Banking culture inquiry shelved by regulator FCA
The FCA had planned to look at whether pay, promotion or other incentives had contributed to scandals involving banks in the UK and abroad. The Treasury denies involvement in the decision - which some commentators have suggested was politically motivated. Banks around the world have faced huge fines from regulators for their involvement in numerous scandals. In May the news agency Reuters calculated that 20 global banks had paid £152bn in fines and compensation to customers since the 2008 financial crisis. The decision to drop the inquiry comes six months after FCA boss Martin Wheatley - who was originally hired because of his reputation as a tough regulator - was effectively sacked by Mr Osborne following two tumultuous years in the role. Many in the City had found Mr Wheatley's approach too combative and raised concerns about some of the language he used in reference to the banking industry. Percival Stanion, head of multi-asset strategies at Pictet Asset Management, also suggested that it was "no coincidence" that the investigation was being dropped at a time when HSBC was reviewing whether to keep its headquarters in London. HSBC has been a vocal critic of the bank levy, which Mr Osborne reduced in his summer budget following the general election. This will be seen by many as further evidence that regulators and the government have decided to take a softer line with the banks and bring the "banker bashing" era to a close. BBC NEWS

HSBC escapes action by City regulator following Swiss tax scandal
HSBC was engulfed in scandal a year ago when leaked bank account details showed how the bank’s Swiss unit helped wealthy customers to dodge taxes by concealing assets and handing out bundles of cash to avoid the authorities. At the time, the Financial Conduct Authority said it was looking at the working practices inside the bank after admitting it had learned about the details of the activities in the Swiss bank from the reports in the Guardian and other publications. However, the FCA has now concluded that review and will not take formal action against HSBC. Last year, the Geneva authorities instructed HSBC to pay a record 40m Swiss francs (£28m) for “organisational deficiencies”. But a month ago, Hervé Falciani, the IT expert who had leaked the evidence, was sentenced to five years in prison by a Swiss court for aggravated industrial espionage, data theft and violation of commercial and banking secrecy. Falciani was convicted in his absence and did not attend the trial. GUARDIAN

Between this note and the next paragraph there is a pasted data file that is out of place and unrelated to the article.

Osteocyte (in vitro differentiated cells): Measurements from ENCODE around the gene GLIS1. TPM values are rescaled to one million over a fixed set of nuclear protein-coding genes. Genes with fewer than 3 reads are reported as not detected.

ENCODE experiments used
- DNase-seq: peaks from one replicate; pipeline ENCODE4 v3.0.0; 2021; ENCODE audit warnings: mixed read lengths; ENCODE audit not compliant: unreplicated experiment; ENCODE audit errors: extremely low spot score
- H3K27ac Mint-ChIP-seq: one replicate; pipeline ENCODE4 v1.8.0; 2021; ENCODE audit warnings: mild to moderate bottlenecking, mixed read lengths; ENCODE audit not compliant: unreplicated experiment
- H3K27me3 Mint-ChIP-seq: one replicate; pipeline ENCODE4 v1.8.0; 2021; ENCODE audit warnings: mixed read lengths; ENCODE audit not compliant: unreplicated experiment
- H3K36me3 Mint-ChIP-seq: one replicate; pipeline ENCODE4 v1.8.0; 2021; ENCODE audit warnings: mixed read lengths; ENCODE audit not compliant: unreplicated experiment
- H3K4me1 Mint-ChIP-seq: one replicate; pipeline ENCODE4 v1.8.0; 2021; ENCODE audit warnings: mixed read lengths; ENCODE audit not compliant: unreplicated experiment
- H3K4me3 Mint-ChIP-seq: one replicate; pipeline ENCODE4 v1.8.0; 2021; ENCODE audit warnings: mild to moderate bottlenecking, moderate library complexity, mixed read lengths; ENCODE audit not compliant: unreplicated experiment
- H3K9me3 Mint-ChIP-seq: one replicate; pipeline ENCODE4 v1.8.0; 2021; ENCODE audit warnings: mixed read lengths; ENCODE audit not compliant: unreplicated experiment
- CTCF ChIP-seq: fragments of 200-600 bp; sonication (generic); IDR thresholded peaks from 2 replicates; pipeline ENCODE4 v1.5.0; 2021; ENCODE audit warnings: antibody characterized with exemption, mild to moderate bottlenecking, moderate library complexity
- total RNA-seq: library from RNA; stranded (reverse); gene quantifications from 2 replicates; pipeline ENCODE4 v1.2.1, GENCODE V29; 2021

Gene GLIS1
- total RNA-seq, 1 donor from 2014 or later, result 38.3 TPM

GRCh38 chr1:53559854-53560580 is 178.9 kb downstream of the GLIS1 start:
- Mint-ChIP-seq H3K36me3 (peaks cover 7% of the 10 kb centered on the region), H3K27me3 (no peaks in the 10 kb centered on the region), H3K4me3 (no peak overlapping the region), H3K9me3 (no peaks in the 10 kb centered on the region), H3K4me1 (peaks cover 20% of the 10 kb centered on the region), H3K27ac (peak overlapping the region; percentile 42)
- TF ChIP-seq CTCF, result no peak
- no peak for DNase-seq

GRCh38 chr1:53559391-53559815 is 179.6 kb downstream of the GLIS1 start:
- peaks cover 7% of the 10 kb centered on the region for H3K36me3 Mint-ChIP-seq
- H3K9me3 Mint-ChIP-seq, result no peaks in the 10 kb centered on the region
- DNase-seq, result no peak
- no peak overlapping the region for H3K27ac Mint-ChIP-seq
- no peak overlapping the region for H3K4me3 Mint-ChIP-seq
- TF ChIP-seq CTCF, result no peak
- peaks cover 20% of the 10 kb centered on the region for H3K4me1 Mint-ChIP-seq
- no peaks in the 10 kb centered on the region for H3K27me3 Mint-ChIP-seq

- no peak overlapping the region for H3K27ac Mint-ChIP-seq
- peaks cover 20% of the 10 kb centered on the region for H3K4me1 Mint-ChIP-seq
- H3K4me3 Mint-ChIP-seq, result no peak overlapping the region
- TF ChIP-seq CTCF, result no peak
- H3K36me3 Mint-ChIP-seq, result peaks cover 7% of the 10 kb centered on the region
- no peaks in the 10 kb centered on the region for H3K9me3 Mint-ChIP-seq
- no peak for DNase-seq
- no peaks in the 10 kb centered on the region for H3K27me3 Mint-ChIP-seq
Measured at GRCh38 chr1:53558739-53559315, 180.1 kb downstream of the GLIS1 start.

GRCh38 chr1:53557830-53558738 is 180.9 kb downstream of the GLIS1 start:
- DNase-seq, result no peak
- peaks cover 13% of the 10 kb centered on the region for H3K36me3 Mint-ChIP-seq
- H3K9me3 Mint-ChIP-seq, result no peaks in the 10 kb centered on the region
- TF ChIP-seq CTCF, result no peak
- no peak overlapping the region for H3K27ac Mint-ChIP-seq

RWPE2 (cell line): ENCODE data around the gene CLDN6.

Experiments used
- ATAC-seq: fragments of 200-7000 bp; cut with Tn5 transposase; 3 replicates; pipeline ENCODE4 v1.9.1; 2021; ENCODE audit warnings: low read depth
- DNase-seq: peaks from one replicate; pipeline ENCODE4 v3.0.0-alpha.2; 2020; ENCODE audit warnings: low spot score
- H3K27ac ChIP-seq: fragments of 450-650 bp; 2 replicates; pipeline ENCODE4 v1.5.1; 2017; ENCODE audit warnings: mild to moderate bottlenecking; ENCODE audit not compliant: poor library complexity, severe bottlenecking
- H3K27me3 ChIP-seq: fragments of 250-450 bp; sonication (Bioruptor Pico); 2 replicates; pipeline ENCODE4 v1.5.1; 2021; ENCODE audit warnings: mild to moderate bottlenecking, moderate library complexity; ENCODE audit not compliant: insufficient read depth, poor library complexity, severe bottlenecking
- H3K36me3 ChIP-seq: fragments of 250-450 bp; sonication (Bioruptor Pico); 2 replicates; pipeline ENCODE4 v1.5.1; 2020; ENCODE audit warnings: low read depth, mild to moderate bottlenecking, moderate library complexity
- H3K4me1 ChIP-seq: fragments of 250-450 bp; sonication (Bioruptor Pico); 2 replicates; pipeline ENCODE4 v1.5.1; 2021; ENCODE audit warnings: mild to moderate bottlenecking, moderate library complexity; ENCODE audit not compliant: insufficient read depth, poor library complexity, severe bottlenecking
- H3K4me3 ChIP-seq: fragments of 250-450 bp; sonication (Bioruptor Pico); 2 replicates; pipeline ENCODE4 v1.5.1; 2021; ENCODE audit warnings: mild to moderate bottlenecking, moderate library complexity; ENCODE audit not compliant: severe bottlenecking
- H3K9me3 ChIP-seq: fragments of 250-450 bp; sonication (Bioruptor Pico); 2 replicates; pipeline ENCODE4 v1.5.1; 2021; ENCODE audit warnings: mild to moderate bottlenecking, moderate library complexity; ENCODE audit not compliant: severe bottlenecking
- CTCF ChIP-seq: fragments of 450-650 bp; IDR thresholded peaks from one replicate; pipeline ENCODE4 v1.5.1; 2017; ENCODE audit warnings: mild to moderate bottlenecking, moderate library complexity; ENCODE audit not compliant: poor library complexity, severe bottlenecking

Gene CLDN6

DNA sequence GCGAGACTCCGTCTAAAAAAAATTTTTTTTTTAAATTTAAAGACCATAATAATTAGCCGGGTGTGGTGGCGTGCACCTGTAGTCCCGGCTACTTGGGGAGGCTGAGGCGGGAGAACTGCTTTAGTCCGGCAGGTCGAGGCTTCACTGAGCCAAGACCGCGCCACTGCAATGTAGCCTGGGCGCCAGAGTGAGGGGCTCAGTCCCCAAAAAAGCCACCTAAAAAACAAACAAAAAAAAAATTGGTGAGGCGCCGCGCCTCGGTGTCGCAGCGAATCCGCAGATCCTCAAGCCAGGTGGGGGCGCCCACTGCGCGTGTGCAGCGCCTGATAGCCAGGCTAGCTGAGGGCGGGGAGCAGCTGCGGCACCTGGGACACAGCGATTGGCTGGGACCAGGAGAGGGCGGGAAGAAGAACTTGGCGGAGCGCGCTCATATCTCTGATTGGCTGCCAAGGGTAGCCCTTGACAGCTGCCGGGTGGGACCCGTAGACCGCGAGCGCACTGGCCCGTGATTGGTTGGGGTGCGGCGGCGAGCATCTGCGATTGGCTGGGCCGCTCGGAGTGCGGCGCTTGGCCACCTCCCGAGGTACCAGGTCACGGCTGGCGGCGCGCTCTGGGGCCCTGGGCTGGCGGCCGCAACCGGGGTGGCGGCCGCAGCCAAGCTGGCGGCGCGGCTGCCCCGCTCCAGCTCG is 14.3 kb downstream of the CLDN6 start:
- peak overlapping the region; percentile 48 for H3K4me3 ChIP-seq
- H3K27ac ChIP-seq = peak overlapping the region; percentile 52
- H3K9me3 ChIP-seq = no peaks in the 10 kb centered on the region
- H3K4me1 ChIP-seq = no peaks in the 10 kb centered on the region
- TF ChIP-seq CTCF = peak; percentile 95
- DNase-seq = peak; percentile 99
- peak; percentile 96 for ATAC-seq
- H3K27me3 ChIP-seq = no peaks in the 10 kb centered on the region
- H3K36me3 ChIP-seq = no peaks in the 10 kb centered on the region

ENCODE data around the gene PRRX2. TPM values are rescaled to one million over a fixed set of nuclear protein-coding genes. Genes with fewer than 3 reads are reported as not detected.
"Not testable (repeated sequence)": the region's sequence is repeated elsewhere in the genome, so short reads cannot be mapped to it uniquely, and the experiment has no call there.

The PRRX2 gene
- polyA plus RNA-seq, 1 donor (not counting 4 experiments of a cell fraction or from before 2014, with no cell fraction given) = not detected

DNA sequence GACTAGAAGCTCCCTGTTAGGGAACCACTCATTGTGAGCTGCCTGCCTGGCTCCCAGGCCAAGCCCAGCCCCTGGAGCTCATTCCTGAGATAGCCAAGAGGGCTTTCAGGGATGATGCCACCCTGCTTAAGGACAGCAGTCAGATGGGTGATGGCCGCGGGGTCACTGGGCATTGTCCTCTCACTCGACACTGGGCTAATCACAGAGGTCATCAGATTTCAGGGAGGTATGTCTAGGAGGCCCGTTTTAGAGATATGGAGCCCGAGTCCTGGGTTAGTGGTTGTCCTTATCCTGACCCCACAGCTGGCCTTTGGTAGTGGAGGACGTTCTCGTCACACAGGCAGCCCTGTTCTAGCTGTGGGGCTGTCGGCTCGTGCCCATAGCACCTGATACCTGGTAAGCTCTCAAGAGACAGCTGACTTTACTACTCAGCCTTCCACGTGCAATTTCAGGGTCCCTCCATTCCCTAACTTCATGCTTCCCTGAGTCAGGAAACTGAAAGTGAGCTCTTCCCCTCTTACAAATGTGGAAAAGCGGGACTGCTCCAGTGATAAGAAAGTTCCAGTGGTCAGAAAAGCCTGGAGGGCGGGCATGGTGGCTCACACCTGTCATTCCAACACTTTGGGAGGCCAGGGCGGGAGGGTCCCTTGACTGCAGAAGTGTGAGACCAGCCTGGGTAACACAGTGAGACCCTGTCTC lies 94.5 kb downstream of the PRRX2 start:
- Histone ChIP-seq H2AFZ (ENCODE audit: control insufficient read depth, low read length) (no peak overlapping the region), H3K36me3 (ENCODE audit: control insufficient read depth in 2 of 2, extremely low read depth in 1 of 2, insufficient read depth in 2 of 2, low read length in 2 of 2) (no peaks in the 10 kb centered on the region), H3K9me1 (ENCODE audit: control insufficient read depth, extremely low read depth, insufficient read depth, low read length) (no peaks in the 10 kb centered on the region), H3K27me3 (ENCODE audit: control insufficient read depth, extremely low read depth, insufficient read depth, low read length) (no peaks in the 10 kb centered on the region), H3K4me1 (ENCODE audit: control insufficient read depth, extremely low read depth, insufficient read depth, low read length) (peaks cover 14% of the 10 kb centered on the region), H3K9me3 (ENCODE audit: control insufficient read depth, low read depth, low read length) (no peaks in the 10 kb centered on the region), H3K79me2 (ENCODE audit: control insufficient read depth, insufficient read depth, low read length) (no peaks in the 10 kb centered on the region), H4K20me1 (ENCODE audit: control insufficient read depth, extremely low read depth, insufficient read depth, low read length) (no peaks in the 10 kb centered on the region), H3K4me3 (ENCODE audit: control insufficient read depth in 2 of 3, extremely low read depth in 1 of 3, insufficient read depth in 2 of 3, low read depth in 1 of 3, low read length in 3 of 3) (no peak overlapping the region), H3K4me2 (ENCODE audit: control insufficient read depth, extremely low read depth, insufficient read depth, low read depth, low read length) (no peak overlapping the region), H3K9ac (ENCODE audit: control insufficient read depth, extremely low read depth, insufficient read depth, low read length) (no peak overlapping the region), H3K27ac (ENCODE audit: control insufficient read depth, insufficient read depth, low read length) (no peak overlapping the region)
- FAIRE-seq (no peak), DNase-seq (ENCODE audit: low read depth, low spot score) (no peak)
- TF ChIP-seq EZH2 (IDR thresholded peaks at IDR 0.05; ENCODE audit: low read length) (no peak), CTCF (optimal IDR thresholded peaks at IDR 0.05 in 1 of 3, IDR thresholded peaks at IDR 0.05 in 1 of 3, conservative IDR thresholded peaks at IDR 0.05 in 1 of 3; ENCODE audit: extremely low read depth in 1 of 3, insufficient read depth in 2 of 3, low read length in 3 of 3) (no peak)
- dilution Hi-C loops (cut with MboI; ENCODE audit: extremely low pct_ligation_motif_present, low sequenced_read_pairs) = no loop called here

Ikea, Philips, GE and Osram are exaggerating energy performance of their lightbulbs
Leading firms are exaggerating energy performance by up to 25 per cent, tests by the Swedish Consumer Association show. A 28W Philips halogen bulb was found to be 24 per cent less bright than claimed, while Ikea’s 53W and 70W bulbs each underperformed by 16 per cent. The problem is that EU standards covering light bulb design include ‘tolerances’, which means they do not have to meet the exact claims made on the pack. A senior lighting industry executive said companies are effectively taking advantage of this to exaggerate energy efficiency claims. EU tests for bulbs allow for a 10 per cent tolerance threshold, meaning a bulb advertised as 600 lumens need in reality produce only 540 lumens. The industry source said a threshold of 2 to 3 per cent would be possible to achieve and would be fairer to consumers. The same tolerance regime for energy efficiency claims applies to other household products, including TVs, dishwashers, washing machines and fridges. As a result, the energy use claims for these may also be unreliable. The European Commission has been working on proposals to close the loophole since November 2012. However, reforms are not due until next year at the earliest. Viktor Sundberg, a vice-president at Electrolux, said tolerance loopholes should be closed on all products. The revelation has echoes of the Volkswagen scandal. In September the car giant admitted that it fiddled emissions tests to give the impression its vehicles were greener and less polluting than they are. DAILY MAIL

Amazon and eBay face crackdown over VAT fraud by overseas sellers
In recent months, record numbers of small overseas sellers have imported goods into Britain in advance of the Christmas rush, arranging for Amazon to dispatch the stock from its UK warehouses. Many of these VAT-free sellers give virtual office or residential addresses in China, Hong Kong and the US. Little is known about them by HM Revenue & Customs. Last month, eBay said it would report a number of sellers on its site to HMRC after the Guardian showed it evidence of Chinese traders giving invalid VAT numbers as well as sharing, or cloning, numbers belonging to other businesses. A Treasury spokesman told the House of Lords that HMRC had set up a taskforce to investigate VAT evasion by overseas internet sellers. Urgent meetings with senior figures at Amazon and eBay took place in November. Conservative peer Lord Lucas claimed Amazon and eBay had been “collaborating with hundreds of overseas retailers to defraud the taxman of millions of pounds every day”. The allegation is vehemently denied by both. The firms have insisted responsibility for charging the correct VAT lies with sellers using their sites. The number of small packages imported into Europe has more than quadrupled in 13 years, up from 26m in 2000 to 115m in 2013. Prices available on Amazon.co.uk are sometimes dramatically cheaper than those offered by high street retailers, which charge VAT. In other instances, small overseas sellers offer prices that match, or are close to, those available in stores, keeping the missing VAT. GUARDIAN